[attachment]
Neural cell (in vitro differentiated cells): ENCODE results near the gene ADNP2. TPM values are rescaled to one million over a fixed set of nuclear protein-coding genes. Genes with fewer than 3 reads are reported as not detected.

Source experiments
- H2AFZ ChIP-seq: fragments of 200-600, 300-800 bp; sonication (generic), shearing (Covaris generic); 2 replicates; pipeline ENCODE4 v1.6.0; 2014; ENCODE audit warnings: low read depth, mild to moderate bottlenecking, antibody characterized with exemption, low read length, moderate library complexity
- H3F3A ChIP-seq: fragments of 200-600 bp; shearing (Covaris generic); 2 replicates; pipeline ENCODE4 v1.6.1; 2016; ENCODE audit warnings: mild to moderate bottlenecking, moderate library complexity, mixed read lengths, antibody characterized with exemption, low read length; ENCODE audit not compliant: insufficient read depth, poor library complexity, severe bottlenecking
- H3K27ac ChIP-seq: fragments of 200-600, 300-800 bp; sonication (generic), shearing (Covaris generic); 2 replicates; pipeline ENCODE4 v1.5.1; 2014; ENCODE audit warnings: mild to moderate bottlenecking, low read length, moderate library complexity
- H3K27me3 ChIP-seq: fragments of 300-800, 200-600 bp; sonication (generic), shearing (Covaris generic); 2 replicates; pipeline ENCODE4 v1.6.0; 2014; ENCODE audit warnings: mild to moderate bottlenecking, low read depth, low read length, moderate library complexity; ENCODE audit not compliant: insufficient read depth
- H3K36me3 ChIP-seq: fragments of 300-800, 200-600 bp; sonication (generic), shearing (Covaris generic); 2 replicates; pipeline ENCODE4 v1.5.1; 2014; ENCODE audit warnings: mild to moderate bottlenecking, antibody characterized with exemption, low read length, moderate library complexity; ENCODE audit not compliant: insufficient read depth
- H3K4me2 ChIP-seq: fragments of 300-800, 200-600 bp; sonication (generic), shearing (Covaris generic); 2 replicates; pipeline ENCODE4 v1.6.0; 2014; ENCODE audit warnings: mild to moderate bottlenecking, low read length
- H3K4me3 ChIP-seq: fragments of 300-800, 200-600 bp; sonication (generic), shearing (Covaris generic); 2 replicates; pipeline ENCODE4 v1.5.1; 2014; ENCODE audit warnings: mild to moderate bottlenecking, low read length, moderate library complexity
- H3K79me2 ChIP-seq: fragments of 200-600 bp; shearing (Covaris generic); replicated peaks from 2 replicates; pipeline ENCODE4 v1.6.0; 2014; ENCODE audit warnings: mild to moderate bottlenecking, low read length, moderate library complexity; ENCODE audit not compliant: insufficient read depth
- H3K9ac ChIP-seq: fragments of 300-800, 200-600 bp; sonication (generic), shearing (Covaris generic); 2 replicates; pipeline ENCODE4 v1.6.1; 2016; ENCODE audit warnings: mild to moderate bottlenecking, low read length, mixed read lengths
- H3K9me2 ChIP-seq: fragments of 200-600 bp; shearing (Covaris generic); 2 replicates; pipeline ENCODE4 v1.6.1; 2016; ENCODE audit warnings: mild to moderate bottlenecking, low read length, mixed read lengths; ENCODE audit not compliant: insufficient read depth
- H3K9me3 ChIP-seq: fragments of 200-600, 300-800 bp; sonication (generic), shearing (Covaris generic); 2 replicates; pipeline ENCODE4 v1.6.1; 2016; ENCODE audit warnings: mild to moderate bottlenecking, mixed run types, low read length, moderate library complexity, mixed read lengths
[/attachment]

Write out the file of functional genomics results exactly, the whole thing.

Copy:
Neural cell (in vitro differentiated cells): ENCODE results near the gene ADNP2. TPM values are rescaled to one million over a fixed set of nuclear protein-coding genes. Genes with fewer than 3 reads are reported as not detected.

Source experiments
- H2AFZ ChIP-seq: fragments of 200-600, 300-800 bp; sonication (generic), shearing (Covaris generic); 2 replicates; pipeline ENCODE4 v1.6.0; 2014; ENCODE audit warnings: low read depth, mild to moderate bottlenecking, antibody characterized with exemption, low read length, moderate library complexity
- H3F3A ChIP-seq: fragments of 200-600 bp; shearing (Covaris generic); 2 replicates; pipeline ENCODE4 v1.6.1; 2016; ENCODE audit warnings: mild to moderate bottlenecking, moderate library complexity, mixed read lengths, antibody characterized with exemption, low read length; ENCODE audit not compliant: insufficient read depth, poor library complexity, severe bottlenecking
- H3K27ac ChIP-seq: fragments of 200-600, 300-800 bp; sonication (generic), shearing (Covaris generic); 2 replicates; pipeline ENCODE4 v1.5.1; 2014; ENCODE audit warnings: mild to moderate bottlenecking, low read length, moderate library complexity
- H3K27me3 ChIP-seq: fragments of 300-800, 200-600 bp; sonication (generic), shearing (Covaris generic); 2 replicates; pipeline ENCODE4 v1.6.0; 2014; ENCODE audit warnings: mild to moderate bottlenecking, low read depth, low read length, moderate library complexity; ENCODE audit not compliant: insufficient read depth
- H3K36me3 ChIP-seq: fragments of 300-800, 200-600 bp; sonication (generic), shearing (Covaris generic); 2 replicates; pipeline ENCODE4 v1.5.1; 2014; ENCODE audit warnings: mild to moderate bottlenecking, antibody characterized with exemption, low read length, moderate library complexity; ENCODE audit not compliant: insufficient read depth
- H3K4me2 ChIP-seq: fragments of 300-800, 200-600 bp; sonication (generic), shearing (Covaris generic); 2 replicates; pipeline ENCODE4 v1.6.0; 2014; ENCODE audit warnings: mild to moderate bottlenecking, low read length
- H3K4me3 ChIP-seq: fragments of 300-800, 200-600 bp; sonication (generic), shearing (Covaris generic); 2 replicates; pipeline ENCODE4 v1.5.1; 2014; ENCODE audit warnings: mild to moderate bottlenecking, low read length, moderate library complexity
- H3K79me2 ChIP-seq: fragments of 200-600 bp; shearing (Covaris generic); replicated peaks from 2 replicates; pipeline ENCODE4 v1.6.0; 2014; ENCODE audit warnings: mild to moderate bottlenecking, low read length, moderate library complexity; ENCODE audit not compliant: insufficient read depth
- H3K9ac ChIP-seq: fragments of 300-800, 200-600 bp; sonication (generic), shearing (Covaris generic); 2 replicates; pipeline ENCODE4 v1.6.1; 2016; ENCODE audit warnings: mild to moderate bottlenecking, low read length, mixed read lengths
- H3K9me2 ChIP-seq: fragments of 200-600 bp; shearing (Covaris generic); 2 replicates; pipeline ENCODE4 v1.6.1; 2016; ENCODE audit warnings: mild to moderate bottlenecking, low read length, mixed read lengths; ENCODE audit not compliant: insufficient read depth
- H3K9me3 ChIP-seq: fragments of 200-600, 300-800 bp; sonication (generic), shearing (Covaris generic); 2 replicates; pipeline ENCODE4 v1.6.1; 2016; ENCODE audit warnings: mild to moderate bottlenecking, mixed run types, low read length, moderate library complexity, mixed read lengths